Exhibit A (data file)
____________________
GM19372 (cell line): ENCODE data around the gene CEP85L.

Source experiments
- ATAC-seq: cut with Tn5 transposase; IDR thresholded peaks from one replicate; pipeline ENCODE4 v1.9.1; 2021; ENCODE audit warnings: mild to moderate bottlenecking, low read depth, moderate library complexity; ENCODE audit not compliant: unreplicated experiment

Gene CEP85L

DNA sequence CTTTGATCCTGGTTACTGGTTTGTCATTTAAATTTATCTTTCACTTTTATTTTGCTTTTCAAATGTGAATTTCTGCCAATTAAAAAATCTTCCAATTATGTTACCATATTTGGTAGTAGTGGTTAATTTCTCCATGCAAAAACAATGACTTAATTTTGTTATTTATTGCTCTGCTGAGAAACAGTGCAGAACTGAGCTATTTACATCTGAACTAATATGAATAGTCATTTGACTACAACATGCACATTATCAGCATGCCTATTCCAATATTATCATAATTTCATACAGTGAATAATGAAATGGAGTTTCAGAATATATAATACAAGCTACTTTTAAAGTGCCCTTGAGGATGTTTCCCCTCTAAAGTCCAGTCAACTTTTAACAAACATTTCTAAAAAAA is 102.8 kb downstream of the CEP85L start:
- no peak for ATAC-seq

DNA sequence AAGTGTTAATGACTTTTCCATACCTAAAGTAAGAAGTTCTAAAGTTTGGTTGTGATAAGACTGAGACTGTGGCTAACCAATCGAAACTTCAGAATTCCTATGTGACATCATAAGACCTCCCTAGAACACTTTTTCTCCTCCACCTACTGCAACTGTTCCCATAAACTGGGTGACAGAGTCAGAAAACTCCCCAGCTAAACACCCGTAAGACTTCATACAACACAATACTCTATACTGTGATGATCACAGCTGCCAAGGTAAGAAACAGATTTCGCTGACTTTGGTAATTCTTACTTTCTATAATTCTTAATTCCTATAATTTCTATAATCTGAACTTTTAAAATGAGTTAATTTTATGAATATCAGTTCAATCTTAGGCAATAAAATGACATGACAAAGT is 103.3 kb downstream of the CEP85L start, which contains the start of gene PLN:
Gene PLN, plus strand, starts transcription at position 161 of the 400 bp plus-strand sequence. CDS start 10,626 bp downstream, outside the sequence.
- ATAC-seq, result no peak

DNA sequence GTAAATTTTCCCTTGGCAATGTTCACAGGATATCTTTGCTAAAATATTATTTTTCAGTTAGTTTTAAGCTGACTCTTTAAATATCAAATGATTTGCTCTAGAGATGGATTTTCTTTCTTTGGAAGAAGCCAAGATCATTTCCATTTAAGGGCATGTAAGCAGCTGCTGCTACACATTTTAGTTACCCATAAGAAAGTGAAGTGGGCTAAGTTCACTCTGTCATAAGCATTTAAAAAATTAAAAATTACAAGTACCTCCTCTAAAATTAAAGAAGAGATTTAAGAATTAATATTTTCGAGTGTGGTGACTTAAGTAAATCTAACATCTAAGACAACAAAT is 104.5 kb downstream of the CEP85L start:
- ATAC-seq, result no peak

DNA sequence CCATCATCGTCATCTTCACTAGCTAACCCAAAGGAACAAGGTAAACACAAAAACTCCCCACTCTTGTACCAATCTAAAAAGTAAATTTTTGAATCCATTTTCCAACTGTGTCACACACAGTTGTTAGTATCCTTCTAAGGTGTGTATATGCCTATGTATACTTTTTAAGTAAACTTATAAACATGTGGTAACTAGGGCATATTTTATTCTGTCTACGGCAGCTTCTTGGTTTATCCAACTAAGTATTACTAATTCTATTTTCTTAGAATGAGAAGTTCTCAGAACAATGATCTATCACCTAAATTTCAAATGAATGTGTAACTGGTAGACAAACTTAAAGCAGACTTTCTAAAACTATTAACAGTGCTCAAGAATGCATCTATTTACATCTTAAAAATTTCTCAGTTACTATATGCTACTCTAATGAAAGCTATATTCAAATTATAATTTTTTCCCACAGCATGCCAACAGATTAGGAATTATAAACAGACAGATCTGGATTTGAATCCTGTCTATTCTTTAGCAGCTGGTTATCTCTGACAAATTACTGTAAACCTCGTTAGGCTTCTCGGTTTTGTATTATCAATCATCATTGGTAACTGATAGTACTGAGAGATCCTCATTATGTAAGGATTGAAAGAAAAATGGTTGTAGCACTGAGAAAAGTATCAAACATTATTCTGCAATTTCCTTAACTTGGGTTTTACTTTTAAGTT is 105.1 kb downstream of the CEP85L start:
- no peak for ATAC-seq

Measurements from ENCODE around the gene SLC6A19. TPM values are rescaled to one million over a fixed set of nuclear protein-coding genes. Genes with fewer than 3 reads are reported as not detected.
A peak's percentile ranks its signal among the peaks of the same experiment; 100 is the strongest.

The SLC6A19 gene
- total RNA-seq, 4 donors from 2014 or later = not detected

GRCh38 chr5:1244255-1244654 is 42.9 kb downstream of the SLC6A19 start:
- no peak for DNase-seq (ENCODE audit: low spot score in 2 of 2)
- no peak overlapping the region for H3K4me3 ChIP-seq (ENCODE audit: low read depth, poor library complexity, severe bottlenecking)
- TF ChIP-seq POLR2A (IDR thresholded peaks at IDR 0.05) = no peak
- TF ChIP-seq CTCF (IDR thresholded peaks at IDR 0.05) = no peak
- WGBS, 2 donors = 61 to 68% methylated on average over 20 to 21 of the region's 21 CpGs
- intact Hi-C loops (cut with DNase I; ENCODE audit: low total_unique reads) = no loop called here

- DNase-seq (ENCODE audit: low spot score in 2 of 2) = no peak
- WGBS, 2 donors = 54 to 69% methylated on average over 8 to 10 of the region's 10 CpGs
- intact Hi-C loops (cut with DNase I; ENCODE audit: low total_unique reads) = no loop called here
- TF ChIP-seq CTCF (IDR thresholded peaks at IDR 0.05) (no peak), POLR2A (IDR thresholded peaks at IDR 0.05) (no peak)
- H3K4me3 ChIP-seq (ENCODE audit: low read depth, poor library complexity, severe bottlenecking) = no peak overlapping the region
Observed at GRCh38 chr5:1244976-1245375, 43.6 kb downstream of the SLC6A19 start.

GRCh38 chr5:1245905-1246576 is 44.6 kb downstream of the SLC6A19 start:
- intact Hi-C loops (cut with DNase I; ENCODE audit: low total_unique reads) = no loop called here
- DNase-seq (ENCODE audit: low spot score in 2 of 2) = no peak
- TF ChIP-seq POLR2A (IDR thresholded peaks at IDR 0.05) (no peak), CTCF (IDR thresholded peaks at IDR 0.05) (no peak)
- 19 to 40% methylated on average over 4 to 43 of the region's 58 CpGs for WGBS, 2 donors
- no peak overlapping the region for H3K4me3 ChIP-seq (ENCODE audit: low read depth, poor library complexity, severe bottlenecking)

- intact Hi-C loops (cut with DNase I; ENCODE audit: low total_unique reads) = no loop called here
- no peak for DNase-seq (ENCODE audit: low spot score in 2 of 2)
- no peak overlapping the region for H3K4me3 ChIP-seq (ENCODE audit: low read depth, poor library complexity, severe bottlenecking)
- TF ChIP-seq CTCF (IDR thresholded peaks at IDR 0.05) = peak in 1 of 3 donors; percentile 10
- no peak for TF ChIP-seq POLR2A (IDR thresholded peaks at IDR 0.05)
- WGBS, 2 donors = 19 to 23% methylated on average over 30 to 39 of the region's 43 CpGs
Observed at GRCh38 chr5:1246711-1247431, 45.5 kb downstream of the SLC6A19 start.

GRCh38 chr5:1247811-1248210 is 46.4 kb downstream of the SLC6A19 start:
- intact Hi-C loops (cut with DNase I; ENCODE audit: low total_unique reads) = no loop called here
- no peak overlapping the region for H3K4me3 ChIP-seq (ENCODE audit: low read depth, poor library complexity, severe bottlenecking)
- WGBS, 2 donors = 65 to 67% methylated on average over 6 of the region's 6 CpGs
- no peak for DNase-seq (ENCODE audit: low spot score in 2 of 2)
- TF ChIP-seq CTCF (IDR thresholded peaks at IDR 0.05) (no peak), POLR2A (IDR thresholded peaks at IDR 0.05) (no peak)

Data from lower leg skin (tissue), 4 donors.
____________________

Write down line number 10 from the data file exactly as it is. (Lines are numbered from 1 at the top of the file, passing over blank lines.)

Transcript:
DNA sequence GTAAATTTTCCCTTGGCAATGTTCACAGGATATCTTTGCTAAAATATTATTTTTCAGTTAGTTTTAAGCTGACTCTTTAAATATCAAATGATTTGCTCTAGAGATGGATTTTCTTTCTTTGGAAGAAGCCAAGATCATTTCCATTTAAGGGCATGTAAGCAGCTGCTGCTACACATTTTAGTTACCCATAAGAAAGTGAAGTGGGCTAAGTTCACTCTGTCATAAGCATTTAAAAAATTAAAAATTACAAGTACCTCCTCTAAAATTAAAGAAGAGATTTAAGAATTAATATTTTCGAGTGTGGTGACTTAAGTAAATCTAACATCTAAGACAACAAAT is 104.5 kb downstream of the CEP85L start: